The central banks of the Gulf Cooperation Council (GCC) member states all increased their benchmark borrowing rates on 15 June in response to the US Federal Reserve’s decision to raise its key interest rate by a larger-than-expected 0.75% to control spiralling inflation and restore “price stability”.
This was the Fed’s third interest rate increase in three months and the biggest raise since 1994. It also signalled that further rate increases are on the way to stem rising US consumer prices amid rising energy prices and high inflation.
Most central banks in the GCC – UAE, Saudi Arabia, Bahrain, Kuwait and Qatar – follow policy rate moves by the Fed due to the peg of their currencies to the US dollar, which has been a long-standing practice. Saudi Arabia and the UAE, for example, have had USD pegs since June 1986 and January 1978, respectively. Kuwait is an exception in the six-member economic bloc as its dinar is linked to a basket of currencies.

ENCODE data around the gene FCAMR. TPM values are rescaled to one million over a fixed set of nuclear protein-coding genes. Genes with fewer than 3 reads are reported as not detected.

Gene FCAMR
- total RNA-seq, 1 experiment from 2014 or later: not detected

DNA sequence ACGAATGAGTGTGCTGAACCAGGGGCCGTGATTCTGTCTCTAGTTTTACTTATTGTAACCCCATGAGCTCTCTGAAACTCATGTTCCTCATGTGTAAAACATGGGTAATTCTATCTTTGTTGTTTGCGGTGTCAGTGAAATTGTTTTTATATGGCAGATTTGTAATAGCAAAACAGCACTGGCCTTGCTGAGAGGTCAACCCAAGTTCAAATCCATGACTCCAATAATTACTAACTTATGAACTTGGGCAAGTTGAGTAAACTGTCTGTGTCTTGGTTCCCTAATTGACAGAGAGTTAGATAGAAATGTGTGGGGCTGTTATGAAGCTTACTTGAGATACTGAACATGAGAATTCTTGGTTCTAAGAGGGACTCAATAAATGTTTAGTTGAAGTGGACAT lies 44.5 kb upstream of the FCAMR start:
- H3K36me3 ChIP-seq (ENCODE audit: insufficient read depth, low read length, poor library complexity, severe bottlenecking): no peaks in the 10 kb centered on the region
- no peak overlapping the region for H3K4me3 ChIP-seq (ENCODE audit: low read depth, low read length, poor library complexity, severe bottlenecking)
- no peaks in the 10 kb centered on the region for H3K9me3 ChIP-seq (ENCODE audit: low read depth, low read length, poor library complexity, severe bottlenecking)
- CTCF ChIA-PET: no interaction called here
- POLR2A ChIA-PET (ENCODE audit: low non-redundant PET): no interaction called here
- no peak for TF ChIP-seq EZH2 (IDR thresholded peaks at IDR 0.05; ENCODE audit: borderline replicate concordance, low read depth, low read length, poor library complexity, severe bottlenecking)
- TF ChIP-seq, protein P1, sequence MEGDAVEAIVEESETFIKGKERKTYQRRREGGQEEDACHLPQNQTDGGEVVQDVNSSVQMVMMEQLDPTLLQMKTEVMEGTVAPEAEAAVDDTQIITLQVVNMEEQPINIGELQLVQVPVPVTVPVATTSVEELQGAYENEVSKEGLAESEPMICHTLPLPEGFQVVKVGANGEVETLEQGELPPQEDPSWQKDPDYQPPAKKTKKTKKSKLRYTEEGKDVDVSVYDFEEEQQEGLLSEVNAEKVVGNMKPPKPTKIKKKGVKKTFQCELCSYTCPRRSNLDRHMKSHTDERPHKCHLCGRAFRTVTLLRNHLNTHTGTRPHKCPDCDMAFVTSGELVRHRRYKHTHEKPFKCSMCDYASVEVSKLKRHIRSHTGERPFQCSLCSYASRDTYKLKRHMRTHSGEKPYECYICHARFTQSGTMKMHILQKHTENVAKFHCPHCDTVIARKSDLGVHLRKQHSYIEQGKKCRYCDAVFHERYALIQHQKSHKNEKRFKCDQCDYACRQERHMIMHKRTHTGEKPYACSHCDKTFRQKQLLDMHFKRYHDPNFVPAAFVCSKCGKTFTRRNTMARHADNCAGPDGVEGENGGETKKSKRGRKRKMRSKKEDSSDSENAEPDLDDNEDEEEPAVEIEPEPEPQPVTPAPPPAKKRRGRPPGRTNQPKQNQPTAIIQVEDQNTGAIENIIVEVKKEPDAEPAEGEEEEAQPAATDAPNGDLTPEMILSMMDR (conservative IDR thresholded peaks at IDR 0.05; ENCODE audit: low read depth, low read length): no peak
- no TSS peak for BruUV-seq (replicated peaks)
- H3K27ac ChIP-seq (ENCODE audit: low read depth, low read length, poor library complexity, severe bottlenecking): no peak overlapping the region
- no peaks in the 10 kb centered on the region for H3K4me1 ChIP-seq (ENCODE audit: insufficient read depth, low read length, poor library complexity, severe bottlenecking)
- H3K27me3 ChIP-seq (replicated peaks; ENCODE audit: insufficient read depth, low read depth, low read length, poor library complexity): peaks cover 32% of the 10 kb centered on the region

US Fed officials are seeking to further raise rates without harming a tight labour market as “inflation remains elevated, reflecting supply and demand imbalances related to the pandemic, higher energy prices and broader price pressures”. “The committee is strongly committed to returning inflation to its 2% objective,” the Fed said.
Russia’s invasion of Ukraine and related events are creating “additional upward pressure on inflation”, in addition to Covid-related lockdowns in China, that could “exacerbate supply chain disruptions”, it added.
Earlier this month, the World Bank cut its growth forecast for the global economy for the second time this year because of the Ukraine war, lowering its estimate for 2022 to 2.9%. It had previously issued estimates of 3.2% and 4.1% in April and January respectively.